Also, Tiede wrote this comic over a period of years, and naturally his style develops over the course of the story. Kate’s nightmare sequences are some of the strongest pages in the comic, in terms of composition and art as well as storytelling.
Paradigm Shift has a manga look to it; Kate’s hair is straight out of Akihabara, and Tiede uses sound effects, speed lines, and other standard manga techniques. His style is fairly mature, though, close to the look of seinen (young men’s) manga in Japan. And he avoids the two standard bugaboos of global manga creators, overusing screentones and using character design to mask weaknesses in basic anatomy. Tiede’s figures are stylized, but they are also solid, if a bit stiff in places. Most of the time they move convincingly, and the action scenes are nicely choreographed.
Where Tiede’s technique really shines, though, is in the composition of his pages and his creative use of different panel shapes and formats to advance the story. He breaks the action into small panels and pulls back for the big picture; he overlaps the panels in creative ways, and he uses diagonals and diamond-shaped panels both for action scenes and for strong emotions. These techniques pull the reader through the story and also result in pages that are quite beautiful in their own right, as works of art.
Paradigm Shift is set in Chicago, and each chapter is set in a specific area of the city. While his backgrounds are cleaner than the real thing, Tiede has a good sense of the architecture and the feel of the different parts of the city, and many of his establishing shots are lovely, even the drawings of the grittier areas.
Although Paradigm Shift is a webcomic, it looks better in print. I bought the first two volumes at NYAF and was very pleased with my purchase; Tiede really knows how to put a book together. A lot of self-published comics look like crap (paper that’s too white, iffy print quality). Tiede picked a nice, creamy paper with a bit of texture for his books, and the lines are smoother in the book than on the web, where the diagonals take on a jagged look. More importantly, the pages in the book are presented as single pages, whereas online Tiede lays out each chapter as one long vertical scroll. That makes a difference: Online, because of Tiede’s creative paneling, the page breaks are not as obvious, so it’s hard to grasp each page as a unit. And of course the pages are a bit longer than my monitor is deep, so I can’t see the entire page at once. All that goes away in the book. What’s more, Tiede loads his books with extras—character bios, notes on the setting and action, even a comics drawing tutorial. It’s like getting the director’s cut, with extra commentary.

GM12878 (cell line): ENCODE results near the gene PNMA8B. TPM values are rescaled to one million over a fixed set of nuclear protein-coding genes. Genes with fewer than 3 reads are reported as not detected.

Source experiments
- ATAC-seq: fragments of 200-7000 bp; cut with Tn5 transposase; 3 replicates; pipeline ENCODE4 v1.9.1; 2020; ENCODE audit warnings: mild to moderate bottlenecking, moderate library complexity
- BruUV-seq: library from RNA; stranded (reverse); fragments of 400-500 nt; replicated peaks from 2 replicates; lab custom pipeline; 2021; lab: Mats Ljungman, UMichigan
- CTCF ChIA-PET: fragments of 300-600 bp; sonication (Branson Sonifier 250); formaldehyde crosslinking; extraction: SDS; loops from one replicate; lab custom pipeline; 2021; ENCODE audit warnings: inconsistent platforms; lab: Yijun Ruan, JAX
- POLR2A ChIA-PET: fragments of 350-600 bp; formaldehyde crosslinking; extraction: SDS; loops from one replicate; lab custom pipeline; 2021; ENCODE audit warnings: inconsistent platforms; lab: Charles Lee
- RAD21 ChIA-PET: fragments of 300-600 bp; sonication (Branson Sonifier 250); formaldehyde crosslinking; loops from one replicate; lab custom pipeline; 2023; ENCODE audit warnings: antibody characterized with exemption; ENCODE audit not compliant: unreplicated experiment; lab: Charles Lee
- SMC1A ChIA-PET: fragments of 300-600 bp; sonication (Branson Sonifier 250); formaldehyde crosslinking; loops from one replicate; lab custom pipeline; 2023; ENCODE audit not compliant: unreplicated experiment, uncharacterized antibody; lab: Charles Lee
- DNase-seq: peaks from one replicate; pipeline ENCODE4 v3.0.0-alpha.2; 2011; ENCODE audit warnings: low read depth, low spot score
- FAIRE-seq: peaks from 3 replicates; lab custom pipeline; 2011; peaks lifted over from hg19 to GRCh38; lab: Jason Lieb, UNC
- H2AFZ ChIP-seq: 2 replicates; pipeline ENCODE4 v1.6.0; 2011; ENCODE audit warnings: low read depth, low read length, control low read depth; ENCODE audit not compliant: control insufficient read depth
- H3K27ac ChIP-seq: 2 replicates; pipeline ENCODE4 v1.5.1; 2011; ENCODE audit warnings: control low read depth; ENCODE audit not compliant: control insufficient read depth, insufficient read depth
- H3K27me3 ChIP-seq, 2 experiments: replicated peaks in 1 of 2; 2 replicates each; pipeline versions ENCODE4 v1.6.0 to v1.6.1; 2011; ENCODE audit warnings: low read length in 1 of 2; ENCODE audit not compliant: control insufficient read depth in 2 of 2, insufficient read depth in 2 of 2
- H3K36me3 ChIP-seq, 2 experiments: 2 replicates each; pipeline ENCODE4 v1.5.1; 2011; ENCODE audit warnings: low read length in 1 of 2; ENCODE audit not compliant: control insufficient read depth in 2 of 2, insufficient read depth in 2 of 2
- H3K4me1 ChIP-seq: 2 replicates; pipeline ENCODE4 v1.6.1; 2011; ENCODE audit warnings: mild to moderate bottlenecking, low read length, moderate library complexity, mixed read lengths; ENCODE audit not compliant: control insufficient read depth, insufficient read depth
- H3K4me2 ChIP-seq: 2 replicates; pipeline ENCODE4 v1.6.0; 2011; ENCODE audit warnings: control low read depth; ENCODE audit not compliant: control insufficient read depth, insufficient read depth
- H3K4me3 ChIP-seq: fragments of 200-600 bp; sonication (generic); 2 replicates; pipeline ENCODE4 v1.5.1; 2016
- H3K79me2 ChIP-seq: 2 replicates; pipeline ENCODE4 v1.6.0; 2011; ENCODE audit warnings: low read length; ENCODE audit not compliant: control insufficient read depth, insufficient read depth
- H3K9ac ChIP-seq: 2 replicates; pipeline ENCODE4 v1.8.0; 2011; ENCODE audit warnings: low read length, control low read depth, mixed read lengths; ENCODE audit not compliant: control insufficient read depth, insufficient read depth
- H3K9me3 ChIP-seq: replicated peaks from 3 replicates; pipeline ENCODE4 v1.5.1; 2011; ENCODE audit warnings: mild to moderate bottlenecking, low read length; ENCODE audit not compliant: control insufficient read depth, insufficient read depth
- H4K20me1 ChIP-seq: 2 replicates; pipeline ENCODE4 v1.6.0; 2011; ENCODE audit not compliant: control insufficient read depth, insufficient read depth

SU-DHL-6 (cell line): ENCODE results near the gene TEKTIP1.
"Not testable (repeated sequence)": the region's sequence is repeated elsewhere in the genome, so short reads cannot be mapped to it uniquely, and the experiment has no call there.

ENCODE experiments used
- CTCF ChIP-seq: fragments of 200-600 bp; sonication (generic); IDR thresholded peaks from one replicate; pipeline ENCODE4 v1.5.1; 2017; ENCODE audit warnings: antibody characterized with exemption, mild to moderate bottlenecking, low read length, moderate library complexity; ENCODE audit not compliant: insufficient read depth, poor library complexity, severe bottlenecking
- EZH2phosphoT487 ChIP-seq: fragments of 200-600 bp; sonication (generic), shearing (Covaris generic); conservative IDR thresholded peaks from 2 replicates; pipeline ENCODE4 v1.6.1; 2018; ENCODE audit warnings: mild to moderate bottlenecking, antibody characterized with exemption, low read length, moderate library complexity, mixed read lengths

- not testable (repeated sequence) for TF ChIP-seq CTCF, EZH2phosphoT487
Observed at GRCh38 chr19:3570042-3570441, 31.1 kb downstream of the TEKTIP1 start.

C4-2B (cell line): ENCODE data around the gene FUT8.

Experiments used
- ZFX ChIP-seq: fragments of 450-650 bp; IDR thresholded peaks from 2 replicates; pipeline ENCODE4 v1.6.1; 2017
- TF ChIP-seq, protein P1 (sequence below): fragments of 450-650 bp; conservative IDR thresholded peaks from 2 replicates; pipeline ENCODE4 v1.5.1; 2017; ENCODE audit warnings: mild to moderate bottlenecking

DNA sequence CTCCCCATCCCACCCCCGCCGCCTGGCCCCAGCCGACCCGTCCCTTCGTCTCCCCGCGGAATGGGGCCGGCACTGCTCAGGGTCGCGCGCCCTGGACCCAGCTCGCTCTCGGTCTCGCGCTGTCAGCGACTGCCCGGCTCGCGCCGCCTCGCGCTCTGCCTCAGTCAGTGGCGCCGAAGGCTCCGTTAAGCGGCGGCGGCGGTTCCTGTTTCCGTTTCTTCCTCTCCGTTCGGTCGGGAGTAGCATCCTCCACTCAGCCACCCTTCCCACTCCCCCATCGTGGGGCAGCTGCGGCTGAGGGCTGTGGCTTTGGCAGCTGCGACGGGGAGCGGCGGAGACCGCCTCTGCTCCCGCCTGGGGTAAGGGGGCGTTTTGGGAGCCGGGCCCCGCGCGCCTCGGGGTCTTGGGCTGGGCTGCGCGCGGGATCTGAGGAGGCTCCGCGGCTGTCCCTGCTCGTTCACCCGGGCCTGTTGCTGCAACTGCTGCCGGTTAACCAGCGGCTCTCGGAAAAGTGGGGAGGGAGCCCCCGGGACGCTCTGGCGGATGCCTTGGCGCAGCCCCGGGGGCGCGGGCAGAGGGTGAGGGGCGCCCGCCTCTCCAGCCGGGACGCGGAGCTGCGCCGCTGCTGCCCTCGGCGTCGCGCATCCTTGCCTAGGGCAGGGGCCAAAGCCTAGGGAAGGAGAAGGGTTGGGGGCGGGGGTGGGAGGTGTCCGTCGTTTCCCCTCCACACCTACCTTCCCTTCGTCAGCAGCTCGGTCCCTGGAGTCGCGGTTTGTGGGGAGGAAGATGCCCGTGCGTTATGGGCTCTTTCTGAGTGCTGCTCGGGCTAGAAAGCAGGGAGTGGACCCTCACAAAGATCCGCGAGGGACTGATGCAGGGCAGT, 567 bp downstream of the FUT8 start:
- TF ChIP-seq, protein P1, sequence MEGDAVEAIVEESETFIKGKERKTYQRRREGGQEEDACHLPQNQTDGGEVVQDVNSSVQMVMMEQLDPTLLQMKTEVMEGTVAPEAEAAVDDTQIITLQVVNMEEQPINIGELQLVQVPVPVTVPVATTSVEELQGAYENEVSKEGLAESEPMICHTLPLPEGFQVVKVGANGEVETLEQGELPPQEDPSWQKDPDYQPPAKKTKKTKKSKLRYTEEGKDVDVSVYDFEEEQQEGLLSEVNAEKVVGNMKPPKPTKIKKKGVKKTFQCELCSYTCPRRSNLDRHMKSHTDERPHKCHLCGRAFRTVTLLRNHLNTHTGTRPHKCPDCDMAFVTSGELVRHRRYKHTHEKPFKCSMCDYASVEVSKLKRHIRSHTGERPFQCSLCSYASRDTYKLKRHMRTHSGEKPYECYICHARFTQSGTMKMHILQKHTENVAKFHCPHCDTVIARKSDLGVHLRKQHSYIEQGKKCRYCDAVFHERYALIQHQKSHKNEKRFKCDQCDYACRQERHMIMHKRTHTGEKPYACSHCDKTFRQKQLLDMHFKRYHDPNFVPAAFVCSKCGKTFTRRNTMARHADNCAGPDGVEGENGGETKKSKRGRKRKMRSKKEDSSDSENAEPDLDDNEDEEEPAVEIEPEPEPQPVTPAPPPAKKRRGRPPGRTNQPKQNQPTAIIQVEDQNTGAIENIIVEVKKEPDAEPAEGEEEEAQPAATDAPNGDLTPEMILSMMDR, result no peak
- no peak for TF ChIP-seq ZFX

As I write this, the online story is drawing to a close, and I feel the same way I do toward the end of a Preston Sturges film: The characters have gone so far from their starting points that I don’t see how this could possibly end. Unfortunately, Tiede doesn’t seem to have updated the comic in a couple of months. With the denouement so close, I hope he picks up the pen pretty soon and wraps up this story. Then I’m going to track him down and buy the third volume, because it really is that good.